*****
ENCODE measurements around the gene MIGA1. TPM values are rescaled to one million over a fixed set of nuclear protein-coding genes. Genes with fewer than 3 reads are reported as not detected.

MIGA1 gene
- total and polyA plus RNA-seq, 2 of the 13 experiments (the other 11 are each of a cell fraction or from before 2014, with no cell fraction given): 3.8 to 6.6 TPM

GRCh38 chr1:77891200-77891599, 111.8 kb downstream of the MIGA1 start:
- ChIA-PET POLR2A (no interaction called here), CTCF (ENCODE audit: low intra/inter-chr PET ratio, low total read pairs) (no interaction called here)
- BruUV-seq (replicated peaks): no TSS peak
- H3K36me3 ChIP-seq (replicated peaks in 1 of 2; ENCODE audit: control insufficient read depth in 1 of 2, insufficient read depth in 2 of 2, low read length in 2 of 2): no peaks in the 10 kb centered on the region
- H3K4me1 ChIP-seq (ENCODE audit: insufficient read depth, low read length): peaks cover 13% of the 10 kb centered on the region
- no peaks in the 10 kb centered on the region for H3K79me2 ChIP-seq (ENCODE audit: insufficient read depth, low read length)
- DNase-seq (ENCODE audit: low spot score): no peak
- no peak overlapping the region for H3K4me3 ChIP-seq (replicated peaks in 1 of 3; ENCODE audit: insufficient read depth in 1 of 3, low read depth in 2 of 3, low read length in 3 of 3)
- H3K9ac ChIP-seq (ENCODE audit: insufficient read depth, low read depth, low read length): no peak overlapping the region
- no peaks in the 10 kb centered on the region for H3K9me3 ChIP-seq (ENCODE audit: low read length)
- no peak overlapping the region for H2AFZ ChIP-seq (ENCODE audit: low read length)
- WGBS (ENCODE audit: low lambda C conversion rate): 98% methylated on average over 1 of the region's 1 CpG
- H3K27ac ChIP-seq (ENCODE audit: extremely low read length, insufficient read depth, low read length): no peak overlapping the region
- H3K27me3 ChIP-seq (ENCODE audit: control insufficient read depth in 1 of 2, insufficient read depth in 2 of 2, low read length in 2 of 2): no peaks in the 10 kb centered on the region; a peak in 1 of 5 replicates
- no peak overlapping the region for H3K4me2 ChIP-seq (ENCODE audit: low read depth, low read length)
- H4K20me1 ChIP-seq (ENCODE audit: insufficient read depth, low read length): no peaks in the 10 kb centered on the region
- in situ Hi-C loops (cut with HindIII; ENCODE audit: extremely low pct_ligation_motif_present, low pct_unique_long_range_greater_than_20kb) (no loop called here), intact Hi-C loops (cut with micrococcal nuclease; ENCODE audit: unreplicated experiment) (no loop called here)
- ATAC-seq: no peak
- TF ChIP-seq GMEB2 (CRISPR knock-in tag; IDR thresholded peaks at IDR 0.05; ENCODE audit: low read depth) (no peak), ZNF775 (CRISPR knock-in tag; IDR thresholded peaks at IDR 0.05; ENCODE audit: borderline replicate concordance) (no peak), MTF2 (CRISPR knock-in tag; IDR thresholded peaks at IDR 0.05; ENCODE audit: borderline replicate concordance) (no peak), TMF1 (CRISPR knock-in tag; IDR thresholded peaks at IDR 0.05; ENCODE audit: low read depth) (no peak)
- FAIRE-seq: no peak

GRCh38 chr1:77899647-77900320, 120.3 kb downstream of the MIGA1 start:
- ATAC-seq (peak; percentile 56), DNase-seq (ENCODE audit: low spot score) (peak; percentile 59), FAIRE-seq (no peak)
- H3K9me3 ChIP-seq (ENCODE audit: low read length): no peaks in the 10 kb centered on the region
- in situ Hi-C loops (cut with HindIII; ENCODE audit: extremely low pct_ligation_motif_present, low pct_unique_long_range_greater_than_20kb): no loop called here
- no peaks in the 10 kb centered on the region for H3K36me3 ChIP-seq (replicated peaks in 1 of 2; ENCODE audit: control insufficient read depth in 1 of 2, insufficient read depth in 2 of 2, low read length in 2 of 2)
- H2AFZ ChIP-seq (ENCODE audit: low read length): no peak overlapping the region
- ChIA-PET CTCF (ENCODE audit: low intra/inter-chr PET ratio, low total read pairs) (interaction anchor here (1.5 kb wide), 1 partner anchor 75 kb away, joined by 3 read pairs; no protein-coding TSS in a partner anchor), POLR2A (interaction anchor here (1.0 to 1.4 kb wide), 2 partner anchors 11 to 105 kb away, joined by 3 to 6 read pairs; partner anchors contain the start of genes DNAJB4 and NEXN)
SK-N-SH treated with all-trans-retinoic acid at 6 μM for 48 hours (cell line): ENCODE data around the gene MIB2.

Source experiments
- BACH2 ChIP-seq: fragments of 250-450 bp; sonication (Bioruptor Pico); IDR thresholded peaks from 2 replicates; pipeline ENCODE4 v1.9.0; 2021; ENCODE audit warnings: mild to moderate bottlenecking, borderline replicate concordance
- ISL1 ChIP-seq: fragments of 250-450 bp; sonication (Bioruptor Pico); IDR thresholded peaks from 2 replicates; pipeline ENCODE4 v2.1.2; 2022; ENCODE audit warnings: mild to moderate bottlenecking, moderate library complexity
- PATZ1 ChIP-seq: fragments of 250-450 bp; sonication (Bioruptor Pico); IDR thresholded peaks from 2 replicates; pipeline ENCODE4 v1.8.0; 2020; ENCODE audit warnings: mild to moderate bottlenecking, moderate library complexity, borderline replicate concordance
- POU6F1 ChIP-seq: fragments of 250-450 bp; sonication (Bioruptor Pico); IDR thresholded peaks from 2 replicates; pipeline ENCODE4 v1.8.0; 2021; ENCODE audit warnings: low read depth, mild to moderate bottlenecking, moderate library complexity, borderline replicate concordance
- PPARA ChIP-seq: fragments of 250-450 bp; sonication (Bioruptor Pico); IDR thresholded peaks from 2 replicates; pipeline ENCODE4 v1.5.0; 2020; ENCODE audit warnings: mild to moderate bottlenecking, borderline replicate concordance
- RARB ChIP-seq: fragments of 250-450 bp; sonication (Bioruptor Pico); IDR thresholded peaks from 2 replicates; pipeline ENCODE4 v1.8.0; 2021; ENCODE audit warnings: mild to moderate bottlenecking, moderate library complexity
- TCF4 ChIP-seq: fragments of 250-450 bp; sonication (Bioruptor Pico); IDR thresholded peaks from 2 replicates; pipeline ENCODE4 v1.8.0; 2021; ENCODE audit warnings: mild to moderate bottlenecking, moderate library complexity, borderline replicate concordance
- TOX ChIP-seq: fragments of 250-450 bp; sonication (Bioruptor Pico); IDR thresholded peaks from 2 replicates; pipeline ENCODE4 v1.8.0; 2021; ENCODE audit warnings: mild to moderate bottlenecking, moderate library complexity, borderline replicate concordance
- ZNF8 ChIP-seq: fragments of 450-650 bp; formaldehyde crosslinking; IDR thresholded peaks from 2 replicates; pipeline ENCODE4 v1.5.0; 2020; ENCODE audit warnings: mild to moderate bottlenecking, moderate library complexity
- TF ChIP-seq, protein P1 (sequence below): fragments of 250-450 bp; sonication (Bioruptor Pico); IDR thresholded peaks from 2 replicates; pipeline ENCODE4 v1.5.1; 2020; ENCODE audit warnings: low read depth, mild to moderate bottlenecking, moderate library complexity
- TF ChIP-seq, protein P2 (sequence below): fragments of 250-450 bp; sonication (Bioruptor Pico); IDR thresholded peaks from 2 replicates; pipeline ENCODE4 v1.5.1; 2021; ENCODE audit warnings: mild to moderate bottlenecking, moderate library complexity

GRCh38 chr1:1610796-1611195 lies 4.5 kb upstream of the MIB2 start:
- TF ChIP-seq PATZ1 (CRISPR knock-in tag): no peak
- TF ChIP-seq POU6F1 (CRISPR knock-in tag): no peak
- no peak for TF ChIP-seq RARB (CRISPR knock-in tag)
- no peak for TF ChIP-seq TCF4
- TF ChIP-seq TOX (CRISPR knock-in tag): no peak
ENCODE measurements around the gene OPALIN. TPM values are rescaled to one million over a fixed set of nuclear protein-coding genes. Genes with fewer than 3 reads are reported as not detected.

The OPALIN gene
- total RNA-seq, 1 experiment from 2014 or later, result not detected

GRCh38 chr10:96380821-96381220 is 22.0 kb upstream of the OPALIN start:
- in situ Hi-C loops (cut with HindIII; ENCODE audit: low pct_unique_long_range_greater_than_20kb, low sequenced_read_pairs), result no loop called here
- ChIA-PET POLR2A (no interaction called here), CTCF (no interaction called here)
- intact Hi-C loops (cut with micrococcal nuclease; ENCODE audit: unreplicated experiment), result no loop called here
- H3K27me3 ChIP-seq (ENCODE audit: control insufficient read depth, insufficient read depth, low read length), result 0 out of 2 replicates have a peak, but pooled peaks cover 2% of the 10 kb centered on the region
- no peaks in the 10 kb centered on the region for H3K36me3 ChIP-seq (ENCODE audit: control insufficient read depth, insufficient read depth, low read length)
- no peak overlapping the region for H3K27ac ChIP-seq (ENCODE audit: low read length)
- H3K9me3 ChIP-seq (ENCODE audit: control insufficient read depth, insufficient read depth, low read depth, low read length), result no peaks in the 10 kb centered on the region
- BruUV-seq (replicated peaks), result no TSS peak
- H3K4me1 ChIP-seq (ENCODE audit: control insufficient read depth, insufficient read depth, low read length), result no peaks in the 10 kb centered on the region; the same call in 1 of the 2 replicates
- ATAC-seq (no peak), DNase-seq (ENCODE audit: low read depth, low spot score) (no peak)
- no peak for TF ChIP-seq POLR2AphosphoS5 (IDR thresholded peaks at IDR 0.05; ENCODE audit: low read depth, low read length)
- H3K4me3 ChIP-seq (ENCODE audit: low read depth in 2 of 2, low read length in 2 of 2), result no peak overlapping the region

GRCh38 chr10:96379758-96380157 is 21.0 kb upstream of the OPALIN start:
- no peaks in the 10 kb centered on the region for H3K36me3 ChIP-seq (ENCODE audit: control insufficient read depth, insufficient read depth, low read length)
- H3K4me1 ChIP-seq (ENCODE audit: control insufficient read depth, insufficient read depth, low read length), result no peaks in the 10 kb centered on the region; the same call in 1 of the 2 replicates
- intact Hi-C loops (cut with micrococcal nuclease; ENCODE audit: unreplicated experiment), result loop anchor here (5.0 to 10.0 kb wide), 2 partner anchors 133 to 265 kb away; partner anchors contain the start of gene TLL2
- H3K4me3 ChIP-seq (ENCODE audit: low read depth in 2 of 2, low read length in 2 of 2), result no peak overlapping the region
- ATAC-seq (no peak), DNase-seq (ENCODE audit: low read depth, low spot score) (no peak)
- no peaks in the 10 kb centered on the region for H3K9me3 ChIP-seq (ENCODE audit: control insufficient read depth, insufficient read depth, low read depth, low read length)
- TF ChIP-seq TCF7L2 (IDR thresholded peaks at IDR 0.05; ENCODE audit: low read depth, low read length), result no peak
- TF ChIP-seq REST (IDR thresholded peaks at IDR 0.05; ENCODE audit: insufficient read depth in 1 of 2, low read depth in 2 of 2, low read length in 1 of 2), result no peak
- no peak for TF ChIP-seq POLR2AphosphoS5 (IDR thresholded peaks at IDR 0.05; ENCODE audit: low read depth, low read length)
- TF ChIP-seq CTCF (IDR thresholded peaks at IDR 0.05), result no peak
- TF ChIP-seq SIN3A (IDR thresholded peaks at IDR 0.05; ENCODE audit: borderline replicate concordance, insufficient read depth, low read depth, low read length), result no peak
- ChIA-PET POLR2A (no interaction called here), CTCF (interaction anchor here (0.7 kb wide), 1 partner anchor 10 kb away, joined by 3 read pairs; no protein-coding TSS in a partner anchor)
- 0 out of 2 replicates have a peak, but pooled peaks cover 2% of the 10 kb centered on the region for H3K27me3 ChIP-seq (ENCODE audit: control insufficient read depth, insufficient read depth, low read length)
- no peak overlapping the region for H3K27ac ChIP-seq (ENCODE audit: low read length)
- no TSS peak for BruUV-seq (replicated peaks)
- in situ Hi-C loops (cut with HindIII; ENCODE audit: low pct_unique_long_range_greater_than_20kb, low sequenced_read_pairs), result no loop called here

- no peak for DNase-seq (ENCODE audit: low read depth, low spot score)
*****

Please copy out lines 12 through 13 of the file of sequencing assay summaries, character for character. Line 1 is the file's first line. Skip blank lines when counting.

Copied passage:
- H3K9ac ChIP-seq (ENCODE audit: insufficient read depth, low read depth, low read length): no peak overlapping the region
- no peaks in the 10 kb centered on the region for H3K9me3 ChIP-seq (ENCODE audit: low read length)